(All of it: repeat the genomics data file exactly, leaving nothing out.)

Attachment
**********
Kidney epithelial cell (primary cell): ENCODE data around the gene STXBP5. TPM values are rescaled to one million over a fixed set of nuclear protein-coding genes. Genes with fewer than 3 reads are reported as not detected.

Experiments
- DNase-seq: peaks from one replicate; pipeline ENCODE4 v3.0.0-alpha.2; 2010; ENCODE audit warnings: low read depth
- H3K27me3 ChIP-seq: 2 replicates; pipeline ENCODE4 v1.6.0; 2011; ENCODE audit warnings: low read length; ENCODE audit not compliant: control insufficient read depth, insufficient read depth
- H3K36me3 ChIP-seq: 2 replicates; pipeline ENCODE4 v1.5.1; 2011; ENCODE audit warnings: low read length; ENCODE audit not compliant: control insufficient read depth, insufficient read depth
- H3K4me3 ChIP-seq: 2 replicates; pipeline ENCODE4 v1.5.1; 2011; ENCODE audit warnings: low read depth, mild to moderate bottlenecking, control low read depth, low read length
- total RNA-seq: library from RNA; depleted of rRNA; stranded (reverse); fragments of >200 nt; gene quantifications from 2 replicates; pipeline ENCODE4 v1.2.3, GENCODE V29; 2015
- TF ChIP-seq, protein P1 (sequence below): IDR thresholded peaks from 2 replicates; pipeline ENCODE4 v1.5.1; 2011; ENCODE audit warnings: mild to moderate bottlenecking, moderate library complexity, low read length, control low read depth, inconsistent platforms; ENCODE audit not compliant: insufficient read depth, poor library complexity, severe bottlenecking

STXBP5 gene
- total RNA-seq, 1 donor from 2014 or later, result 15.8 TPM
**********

Kidney epithelial cell (primary cell): ENCODE data around the gene STXBP5. TPM values are rescaled to one million over a fixed set of nuclear protein-coding genes. Genes with fewer than 3 reads are reported as not detected.

Experiments
- DNase-seq: peaks from one replicate; pipeline ENCODE4 v3.0.0-alpha.2; 2010; ENCODE audit warnings: low read depth
- H3K27me3 ChIP-seq: 2 replicates; pipeline ENCODE4 v1.6.0; 2011; ENCODE audit warnings: low read length; ENCODE audit not compliant: control insufficient read depth, insufficient read depth
- H3K36me3 ChIP-seq: 2 replicates; pipeline ENCODE4 v1.5.1; 2011; ENCODE audit warnings: low read length; ENCODE audit not compliant: control insufficient read depth, insufficient read depth
- H3K4me3 ChIP-seq: 2 replicates; pipeline ENCODE4 v1.5.1; 2011; ENCODE audit warnings: low read depth, mild to moderate bottlenecking, control low read depth, low read length
- total RNA-seq: library from RNA; depleted of rRNA; stranded (reverse); fragments of >200 nt; gene quantifications from 2 replicates; pipeline ENCODE4 v1.2.3, GENCODE V29; 2015
- TF ChIP-seq, protein P1 (sequence below): IDR thresholded peaks from 2 replicates; pipeline ENCODE4 v1.5.1; 2011; ENCODE audit warnings: mild to moderate bottlenecking, moderate library complexity, low read length, control low read depth, inconsistent platforms; ENCODE audit not compliant: insufficient read depth, poor library complexity, severe bottlenecking

STXBP5 gene
- total RNA-seq, 1 donor from 2014 or later, result 15.8 TPM